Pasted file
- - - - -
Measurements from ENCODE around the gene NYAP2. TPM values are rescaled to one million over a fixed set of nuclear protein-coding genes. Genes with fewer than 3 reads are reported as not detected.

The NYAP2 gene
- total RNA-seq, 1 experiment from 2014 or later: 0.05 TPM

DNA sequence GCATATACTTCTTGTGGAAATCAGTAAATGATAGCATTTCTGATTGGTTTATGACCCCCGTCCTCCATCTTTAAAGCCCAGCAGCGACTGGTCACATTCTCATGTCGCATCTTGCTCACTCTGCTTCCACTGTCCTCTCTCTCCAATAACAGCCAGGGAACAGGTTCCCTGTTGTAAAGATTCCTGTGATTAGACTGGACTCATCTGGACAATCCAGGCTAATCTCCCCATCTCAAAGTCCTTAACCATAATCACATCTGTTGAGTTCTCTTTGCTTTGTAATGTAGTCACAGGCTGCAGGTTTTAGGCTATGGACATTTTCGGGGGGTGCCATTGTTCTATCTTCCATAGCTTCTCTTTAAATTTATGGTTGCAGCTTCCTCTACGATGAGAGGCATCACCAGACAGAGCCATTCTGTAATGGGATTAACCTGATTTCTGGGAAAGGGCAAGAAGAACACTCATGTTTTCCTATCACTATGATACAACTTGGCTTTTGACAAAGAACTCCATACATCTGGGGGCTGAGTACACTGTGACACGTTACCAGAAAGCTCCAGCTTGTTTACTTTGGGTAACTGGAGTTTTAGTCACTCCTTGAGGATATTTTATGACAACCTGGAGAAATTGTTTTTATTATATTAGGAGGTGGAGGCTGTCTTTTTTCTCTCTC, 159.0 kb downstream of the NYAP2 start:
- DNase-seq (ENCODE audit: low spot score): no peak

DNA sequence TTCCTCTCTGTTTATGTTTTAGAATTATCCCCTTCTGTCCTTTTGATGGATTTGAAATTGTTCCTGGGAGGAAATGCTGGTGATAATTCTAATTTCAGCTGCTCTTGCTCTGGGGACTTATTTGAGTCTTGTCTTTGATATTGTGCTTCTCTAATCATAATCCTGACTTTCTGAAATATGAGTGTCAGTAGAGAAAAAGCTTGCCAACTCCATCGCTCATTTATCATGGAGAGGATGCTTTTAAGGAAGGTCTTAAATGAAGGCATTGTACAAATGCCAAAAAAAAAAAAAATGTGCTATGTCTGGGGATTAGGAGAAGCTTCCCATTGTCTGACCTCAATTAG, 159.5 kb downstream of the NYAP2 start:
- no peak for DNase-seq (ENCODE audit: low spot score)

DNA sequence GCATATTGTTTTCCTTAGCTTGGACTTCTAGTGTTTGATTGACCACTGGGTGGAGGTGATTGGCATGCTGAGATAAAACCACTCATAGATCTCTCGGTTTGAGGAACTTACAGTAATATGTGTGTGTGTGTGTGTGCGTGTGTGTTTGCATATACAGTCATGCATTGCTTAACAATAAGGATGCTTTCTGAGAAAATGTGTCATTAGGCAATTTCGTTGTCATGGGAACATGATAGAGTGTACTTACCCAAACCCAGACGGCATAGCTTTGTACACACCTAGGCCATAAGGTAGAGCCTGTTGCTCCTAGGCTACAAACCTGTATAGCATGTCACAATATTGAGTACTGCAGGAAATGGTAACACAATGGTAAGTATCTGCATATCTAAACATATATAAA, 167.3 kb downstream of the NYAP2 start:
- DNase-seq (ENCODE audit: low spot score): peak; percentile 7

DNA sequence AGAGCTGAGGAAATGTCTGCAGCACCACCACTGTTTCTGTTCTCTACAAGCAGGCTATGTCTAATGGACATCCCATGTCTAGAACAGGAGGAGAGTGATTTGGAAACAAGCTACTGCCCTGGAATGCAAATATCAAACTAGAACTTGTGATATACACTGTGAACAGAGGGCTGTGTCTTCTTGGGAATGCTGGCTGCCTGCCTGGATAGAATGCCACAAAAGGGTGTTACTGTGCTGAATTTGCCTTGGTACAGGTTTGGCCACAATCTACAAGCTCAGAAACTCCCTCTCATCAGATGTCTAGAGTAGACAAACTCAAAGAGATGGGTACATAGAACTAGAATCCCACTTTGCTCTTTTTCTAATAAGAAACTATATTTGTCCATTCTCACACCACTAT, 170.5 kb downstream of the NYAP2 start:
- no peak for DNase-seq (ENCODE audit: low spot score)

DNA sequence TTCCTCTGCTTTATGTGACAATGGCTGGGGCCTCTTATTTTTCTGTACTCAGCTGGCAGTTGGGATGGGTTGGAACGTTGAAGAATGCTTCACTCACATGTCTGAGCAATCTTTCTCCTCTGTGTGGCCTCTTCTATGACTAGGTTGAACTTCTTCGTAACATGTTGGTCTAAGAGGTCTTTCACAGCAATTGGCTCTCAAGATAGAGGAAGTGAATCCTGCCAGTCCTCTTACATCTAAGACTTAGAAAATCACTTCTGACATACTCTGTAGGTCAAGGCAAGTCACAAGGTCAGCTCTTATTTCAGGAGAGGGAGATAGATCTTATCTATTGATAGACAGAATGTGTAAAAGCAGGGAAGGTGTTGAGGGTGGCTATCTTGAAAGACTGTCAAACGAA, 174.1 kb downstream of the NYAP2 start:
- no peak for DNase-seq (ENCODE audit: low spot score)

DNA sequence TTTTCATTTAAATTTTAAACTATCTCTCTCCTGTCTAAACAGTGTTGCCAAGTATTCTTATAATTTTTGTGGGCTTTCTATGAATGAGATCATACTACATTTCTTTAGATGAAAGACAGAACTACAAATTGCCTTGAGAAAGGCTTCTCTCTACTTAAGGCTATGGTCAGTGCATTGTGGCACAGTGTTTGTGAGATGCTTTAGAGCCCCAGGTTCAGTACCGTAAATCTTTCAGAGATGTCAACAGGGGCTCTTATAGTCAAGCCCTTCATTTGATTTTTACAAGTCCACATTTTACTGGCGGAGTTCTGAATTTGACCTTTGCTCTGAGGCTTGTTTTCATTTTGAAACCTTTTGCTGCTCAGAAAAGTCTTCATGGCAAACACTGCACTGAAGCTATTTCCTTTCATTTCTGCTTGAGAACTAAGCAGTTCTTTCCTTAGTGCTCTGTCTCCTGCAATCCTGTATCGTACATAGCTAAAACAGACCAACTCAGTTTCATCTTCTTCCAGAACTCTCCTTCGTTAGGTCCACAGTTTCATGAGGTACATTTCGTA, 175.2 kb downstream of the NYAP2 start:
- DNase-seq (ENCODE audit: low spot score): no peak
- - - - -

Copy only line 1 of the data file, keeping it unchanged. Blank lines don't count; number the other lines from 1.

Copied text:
Measurements from ENCODE around the gene NYAP2. TPM values are rescaled to one million over a fixed set of nuclear protein-coding genes. Genes with fewer than 3 reads are reported as not detected.